Lethean Shroud

Rayanna’s joints ached as she slid into the back seat of the patrol car. She opened her mouth to protest, but had nothing to say in her defense.

How could I forget whether or not I had killed someone?

After shutting her inside, the officer fetched gloves from the front cab. He muttered some jargon into a handheld communicator, then clipped it back onto his uniform shirt and glanced back at her. “You just sit tight there. After I fetch your vehicle registration, I’ll be right back.”

He left the car and walked toward the SUV. She stared at her cuffed wrists. At least he’d fastened them in front of her instead of twisting her backward. She felt sore enough from the accident without twisting awkardly on this vinyl seat.

Rayanna inhaled a deep breath through her nose. And regretted it. Hints of urine and sweat tinged the air, mingled with some disinfectant. With added evidence of grime streaked across the gray pleather, she doubted the person who cleaned this car had staked any personal pride in the task.

The officer peeled off his blue gloves as he returned with a plastic-bagged document. After reporting more jargon to dispatch, he started the vehicle. “Registration there says Rayanna Nova. From Providence, Rhode Island? Let me guess, you don’t remember.”

Lips fixed in a wilting line, she didn’t bother to answer. The name did sound familiar, but will it help me to say so? The tires crunched on the graveled shoulder as he pulled out onto the vacant road.

“You’d be a long way from home if you were from there. Maybe seven hundred miles. But I’m guessing that isn’t where you really came from.” He sniffed and flicked a narrow-eyed glance into the rearview mirror.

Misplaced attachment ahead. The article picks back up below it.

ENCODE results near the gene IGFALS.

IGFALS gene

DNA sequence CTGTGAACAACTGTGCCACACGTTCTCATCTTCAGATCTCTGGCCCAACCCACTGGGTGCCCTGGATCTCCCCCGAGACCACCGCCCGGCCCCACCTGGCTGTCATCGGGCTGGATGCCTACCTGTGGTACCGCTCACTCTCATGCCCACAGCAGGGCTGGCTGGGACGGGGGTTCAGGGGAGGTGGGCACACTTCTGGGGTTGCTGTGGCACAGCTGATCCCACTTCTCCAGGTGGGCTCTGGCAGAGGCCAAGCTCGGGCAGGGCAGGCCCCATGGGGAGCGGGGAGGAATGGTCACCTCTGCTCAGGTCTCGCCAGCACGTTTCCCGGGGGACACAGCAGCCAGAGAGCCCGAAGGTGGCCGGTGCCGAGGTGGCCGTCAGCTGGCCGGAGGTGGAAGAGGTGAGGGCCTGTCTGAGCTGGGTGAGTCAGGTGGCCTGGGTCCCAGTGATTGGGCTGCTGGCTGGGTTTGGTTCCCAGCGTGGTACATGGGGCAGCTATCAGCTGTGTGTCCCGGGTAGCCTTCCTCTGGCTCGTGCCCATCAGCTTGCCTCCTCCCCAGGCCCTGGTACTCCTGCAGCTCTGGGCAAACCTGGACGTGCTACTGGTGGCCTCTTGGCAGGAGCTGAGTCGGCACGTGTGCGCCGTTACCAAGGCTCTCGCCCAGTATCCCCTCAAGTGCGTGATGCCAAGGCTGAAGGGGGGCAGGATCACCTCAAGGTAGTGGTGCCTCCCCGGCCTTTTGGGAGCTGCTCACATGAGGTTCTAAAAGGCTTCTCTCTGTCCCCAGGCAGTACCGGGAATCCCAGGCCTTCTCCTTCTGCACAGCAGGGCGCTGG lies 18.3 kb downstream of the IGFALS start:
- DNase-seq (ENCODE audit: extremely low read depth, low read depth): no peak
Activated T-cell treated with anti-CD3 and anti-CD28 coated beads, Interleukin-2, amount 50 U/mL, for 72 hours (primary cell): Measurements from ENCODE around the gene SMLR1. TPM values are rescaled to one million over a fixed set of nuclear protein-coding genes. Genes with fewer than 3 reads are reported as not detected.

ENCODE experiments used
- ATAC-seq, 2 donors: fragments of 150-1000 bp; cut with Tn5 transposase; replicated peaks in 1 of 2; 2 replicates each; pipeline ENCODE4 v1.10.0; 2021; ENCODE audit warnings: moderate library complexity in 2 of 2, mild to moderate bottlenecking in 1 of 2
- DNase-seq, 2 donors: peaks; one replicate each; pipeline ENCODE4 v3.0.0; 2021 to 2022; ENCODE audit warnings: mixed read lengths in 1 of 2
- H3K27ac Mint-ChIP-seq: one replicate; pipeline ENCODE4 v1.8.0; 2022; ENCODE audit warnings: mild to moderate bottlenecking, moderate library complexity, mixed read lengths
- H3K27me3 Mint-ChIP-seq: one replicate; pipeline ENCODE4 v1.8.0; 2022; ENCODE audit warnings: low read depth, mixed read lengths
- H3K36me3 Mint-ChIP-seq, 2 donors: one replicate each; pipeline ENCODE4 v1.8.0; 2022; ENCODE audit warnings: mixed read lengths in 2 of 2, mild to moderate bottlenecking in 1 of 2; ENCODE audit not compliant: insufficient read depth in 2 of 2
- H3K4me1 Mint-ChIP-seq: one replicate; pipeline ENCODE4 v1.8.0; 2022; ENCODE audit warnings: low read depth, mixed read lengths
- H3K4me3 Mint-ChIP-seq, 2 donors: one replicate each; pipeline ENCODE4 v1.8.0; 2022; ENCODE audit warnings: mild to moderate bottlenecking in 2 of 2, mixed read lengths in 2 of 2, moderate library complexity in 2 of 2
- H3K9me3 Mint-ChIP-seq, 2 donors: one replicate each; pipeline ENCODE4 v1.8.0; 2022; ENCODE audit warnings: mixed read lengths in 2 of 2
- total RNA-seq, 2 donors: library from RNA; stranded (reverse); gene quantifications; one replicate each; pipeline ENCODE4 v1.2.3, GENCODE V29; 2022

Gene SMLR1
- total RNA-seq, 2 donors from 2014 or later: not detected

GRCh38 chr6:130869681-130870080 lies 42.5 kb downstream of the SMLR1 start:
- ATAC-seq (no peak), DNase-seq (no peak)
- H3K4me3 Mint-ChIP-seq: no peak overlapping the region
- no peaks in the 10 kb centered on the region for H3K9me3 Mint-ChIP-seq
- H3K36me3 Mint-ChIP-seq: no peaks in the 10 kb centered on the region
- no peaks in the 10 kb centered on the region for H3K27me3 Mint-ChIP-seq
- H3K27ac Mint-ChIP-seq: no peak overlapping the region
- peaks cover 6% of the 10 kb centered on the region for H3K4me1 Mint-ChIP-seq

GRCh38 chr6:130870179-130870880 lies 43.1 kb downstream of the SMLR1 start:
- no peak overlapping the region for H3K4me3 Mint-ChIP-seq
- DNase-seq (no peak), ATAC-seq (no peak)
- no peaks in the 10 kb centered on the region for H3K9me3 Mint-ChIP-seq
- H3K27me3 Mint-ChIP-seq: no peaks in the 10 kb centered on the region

She turned her gaze toward the shadowy, forested landscape. Pale mist slinked around gnarled, bare trees. Otherwise, the wooded roadsides whisked past them in varied shades of black.

From somewhere in the void beyond the headlight beam’s span, an inky mass darted into the road with an inhuman, snarling growl. Twice the size of a deer, and lower to the ground, the dark-furred beast sprang like a shot. Rayanna strained her neck and eyes. Peered through the windshield. The car veered, slinging her sideways.

Tires squealed. The officer grappled with the steering wheel, but the patrol car skidded off the edge of the road. Rayanna slammed against the window and onto the ceiling as the vehicle rolled. Pain burned through her. The last thing she heard was the vaguely familiar crash sound of breaking glass.


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